Book Review: “Anglo-American Cars, From the 1930’s to the 1970’s”


Written by Norm Mort, Veloce Publishing, 2009, 96 Pages. ISBN: 978-1-845842-33-8

 “Anglo-American Cars, From the 1930s to 1970s” is the latest book from Norm Mort from the “Those were the days…” book series by Veloce Publishing. The book is broken down by decade, and then alphabetically by manufacturer. “Anglo-American Cars …” presents a summary of each manufacturer, their principals, the cars they made, and the reason for their demise. The book is printed on heavy weight paper and features many interesting photos, most of which are in color.

Norm Mort was raised in Toronto Canada where his life was focused on cars from age 10. Norm has been accumulating photos & literature on Anglo-American manufacturers for almost 50 years, and much of that content was used in the creation of this book. Norm is also an Allard enthusiast, having restored a 1949 M type (chassis #M-1051). Several excellent photos by Norm’s son Andrew are also featured in this book

Not surprisingly, Allards feature prominently in over 25% of this book, but many other interesting manufacturers are outlined. They include Jensen, AC, Bristol, Jensen, Sunbeam, and TVR…along with lesser known companies like Atalanta, Batten, JBM, De Bruyne, and Trident. This book likely could have been much longer if it weren’t for the outset of WWII, which shuttered most of the small auto makers permanently. After reading the technical details and seeing photos of a Brough-Superior 6 or Railton Terraplane, one can only speculate what they might have been capable of if they had continued.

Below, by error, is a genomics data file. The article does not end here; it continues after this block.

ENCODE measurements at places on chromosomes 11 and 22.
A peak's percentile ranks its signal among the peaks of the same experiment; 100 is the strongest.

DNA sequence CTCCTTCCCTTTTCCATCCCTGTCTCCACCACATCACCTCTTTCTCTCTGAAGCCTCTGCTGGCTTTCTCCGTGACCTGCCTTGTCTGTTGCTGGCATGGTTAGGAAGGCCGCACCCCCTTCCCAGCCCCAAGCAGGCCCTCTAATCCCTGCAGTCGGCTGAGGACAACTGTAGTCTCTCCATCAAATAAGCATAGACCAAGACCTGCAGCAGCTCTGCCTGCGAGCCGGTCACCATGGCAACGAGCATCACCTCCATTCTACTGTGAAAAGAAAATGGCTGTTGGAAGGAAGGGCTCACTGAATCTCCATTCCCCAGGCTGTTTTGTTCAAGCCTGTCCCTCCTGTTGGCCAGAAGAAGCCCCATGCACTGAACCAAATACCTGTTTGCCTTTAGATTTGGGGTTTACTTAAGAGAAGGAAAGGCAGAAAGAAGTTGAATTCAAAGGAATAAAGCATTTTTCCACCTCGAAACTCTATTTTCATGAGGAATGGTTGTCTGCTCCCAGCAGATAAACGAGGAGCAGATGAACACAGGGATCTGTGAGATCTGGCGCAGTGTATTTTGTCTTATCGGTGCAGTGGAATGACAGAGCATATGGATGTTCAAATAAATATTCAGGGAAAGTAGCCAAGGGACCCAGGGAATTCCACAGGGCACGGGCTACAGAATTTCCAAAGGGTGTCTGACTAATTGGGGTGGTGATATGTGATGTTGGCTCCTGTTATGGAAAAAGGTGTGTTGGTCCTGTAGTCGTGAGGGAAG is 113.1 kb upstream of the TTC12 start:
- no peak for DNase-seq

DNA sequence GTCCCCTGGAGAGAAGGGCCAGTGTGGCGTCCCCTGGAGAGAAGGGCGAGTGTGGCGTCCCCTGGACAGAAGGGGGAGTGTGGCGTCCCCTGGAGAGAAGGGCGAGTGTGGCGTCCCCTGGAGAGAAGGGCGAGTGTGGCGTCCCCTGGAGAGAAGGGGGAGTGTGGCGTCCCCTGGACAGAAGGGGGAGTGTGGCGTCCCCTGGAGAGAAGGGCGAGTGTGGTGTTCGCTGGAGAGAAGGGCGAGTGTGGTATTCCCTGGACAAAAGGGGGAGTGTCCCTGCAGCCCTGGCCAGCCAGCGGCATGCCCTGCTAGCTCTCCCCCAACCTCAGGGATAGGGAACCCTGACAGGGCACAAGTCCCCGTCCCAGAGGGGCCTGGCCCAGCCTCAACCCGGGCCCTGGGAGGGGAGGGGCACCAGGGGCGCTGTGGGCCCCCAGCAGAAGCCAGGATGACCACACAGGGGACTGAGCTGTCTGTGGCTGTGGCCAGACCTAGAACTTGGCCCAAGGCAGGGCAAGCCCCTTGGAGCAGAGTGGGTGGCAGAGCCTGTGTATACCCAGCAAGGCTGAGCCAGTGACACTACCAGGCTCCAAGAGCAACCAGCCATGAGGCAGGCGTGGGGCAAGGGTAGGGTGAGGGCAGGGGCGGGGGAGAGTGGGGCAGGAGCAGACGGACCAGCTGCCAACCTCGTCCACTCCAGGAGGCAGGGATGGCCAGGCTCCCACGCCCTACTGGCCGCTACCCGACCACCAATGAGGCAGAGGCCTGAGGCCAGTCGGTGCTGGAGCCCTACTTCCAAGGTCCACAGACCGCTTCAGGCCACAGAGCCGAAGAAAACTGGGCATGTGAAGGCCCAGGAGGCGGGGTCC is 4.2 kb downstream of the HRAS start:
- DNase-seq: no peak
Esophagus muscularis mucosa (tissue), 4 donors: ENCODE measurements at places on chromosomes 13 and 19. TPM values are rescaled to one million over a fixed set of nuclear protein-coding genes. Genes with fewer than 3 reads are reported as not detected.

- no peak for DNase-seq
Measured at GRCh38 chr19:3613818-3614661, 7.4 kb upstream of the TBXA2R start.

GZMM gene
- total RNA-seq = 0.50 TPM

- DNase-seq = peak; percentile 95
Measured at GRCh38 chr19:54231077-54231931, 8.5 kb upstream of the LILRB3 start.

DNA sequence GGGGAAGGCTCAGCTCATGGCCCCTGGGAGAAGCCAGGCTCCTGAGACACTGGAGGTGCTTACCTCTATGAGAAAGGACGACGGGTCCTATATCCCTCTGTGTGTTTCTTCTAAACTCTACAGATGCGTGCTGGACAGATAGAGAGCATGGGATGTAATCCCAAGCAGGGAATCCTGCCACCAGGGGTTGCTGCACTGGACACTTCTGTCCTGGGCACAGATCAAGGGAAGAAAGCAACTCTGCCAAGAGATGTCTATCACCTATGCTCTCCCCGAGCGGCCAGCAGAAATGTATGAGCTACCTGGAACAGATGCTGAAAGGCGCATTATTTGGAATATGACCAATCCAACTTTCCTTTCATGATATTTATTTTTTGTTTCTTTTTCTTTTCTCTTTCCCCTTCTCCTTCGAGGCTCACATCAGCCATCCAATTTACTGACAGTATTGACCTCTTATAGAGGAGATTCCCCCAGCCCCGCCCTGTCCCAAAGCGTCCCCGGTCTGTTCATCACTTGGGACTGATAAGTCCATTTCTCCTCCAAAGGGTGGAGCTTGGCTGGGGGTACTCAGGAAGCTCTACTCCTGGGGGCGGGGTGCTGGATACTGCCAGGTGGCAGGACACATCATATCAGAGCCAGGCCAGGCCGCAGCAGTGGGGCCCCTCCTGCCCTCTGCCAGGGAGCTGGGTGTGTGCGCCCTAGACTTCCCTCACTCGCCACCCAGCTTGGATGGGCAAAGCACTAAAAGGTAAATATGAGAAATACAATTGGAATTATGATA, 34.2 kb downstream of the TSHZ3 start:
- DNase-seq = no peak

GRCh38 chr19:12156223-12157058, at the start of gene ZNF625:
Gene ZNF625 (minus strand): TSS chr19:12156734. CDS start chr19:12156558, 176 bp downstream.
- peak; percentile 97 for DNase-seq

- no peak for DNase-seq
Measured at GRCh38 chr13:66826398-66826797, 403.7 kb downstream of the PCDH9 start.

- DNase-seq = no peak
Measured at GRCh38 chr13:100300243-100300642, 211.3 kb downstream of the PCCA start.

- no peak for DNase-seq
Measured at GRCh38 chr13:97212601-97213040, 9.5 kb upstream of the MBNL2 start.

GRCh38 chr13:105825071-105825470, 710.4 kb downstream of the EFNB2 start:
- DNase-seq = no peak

The common thread binding most of the cars through the 30’s to 50’s is the use of Ford V8 power and chassis components. It’s this feature, and close relationship with the Ford Motor Company that allowed Allard to be the only Anglo-American builder to make it through WWII. In the 50’s however, engines from other American auto makers started to make their way across the Atlantic and under the hoods of Bristols, De Bruyne’s, and Gordon-Keeble’s.

The final portion of the book highlights British automotive technology that made its way to America. With the success of the Austin Seven in Europe, it was assumed that the same would be true in America, but sadly the small car never caught on with Americans’ big car tastes. One well known American entrepreneur, Stanley Harold “Wacky” Arnolt II was impressed by the post-war British sports cars so much that he licensed the MG TD chassis & engine, and mated them with an Italian alloy-body. He did the same with a Bristol a few years later.

Overall, this book provides a very interesting read, and I suspect that it contains at least a few companies or cars that you never seen or heard of. The photography is first rate, and the brochures combine to give a helpful insight into each manufacturer. If you are an Allard enthusiast, you should pick this book up…not just for the Allard content. It helps one appreciate how lucky it was for the Allard Motor Company was to make it past WWII, and also helps us to speculate about what Allard could have been if they had not ceased vehicle production in 1959.

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Review by Colin Warnes